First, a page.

Feminine Products: Should They Be Free? (Yes, They Should!)

Feminine Products: Should They Be Free? (Yes, They Should!)

Sara Hauser

According to swnsdigital.com,  the average woman surveyed spends $13.25 a month on menstrual products ‒ that’s $6,360 in an average woman’s reproductive lifetime (ages 12-52). That is an absurd number for products that women have little choice about needing or not.  Therefore, menstrual products should not be taxed or, even better, should be completely free. Here’s why:

Women don’t choose to get their periods. Periods are biological and menstruating women can’t control them. But we obviously need to practice healthy hygiene, so why should we pay a fee for doing so? Think about it this way: when you go to a public restroom, you don’t pay a fee for the for toilet paper or for the soap, water, and paper towels. For healthy and sanitary reasons, we encourage people to wipe their bottoms and clean their hands by providing free products to do so. But for reasons that can logically be deemed sexist, we don’t afford that same consideration to girls and women who don’t want to bleed through their clothes or face health and sanitation issues that would result by not not taking proper care of their periods.

Without Proper Products, Girls are Left Behind. In some schools in India, girls actually drop out because they have no support for dealing with their periods — no sanitary pads, separate toilets, or even a place to throw away used feminine products. Should young women miss twenty percent of school days in a given year due to a lack of facilities, a lack of information, or a lack of sanitary products?  You might think, well in America that certainly isn’t the case, but not so!  According to Melissa Berton, the executive director of The Pad Project, “Unable to afford period products, many people who menstruate are forced to miss school and work.” A 2019 study sponsored by Thinx, a menstrual underwear company, and PERIOD, a nonprofit that works to eradicate period poverty, found that 1 in 5 teens could not afford period products, and 1 in 4 have missed class because they did not have access to pads or tampons.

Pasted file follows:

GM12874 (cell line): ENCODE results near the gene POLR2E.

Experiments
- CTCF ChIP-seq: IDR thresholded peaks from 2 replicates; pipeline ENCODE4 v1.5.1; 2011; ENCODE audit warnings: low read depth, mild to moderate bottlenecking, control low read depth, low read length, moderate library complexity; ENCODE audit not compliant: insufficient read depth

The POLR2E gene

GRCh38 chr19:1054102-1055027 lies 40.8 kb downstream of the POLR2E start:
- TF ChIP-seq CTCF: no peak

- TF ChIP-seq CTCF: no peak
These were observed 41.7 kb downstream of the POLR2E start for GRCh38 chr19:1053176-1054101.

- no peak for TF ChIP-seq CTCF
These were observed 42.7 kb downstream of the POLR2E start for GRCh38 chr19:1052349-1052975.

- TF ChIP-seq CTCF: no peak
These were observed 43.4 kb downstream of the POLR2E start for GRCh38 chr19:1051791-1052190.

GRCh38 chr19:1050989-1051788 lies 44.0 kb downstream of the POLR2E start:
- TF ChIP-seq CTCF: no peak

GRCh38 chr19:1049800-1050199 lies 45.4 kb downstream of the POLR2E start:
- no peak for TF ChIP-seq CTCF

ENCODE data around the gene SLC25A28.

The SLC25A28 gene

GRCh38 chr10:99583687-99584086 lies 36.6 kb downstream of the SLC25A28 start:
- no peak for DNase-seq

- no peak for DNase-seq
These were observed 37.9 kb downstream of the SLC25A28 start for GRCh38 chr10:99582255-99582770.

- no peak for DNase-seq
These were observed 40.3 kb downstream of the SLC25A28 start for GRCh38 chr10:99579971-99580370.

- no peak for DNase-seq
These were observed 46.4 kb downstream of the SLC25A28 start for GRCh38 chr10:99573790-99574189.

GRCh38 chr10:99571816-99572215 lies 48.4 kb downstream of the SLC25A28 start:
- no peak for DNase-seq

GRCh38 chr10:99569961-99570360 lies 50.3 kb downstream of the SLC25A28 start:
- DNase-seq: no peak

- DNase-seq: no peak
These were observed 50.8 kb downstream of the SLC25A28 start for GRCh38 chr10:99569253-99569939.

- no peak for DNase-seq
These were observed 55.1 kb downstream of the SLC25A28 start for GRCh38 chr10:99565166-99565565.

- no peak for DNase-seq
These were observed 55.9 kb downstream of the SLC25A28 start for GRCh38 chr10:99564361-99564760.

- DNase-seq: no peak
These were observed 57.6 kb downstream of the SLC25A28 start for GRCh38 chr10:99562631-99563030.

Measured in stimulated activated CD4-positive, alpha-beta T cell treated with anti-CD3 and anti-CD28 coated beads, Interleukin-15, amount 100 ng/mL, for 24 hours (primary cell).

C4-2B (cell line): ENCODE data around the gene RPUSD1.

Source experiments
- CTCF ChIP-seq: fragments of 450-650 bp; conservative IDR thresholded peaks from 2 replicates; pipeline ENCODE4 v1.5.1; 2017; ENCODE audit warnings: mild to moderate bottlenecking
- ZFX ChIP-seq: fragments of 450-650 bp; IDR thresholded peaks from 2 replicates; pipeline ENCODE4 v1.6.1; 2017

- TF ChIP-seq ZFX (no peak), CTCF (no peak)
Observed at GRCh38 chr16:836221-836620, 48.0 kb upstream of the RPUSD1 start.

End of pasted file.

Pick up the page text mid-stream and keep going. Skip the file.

Period Products are Not Luxury Items. In the United States, products are taxed based on whether they are deemed ‘necessities’ or ‘luxuries.’  Products categorized as luxury items are subject to sales tax, while products considered necessities are not taxed.  Medications, shampoo, ChapStick, and even Viagra are some examples of products exempt from the sales tax.  Currently, only ten states have removed menstrual products from the list of taxed items. According to Berton, “this means states are profiting around $150 million from taxing period products.”  The added cost of sales tax on menstrual products leaves many with a difficult choice: buying menstrual products or buying food. Women are largely already at an economic disadvantage due to the gender wage gap, so this is an unthinkable position to put them in.

Future legistlation should attempt to federally mandate that period products are categorized as necessary products, and for school-aged girls, provided free in schools.  It’s time to do right by the menstruating individuals in our country.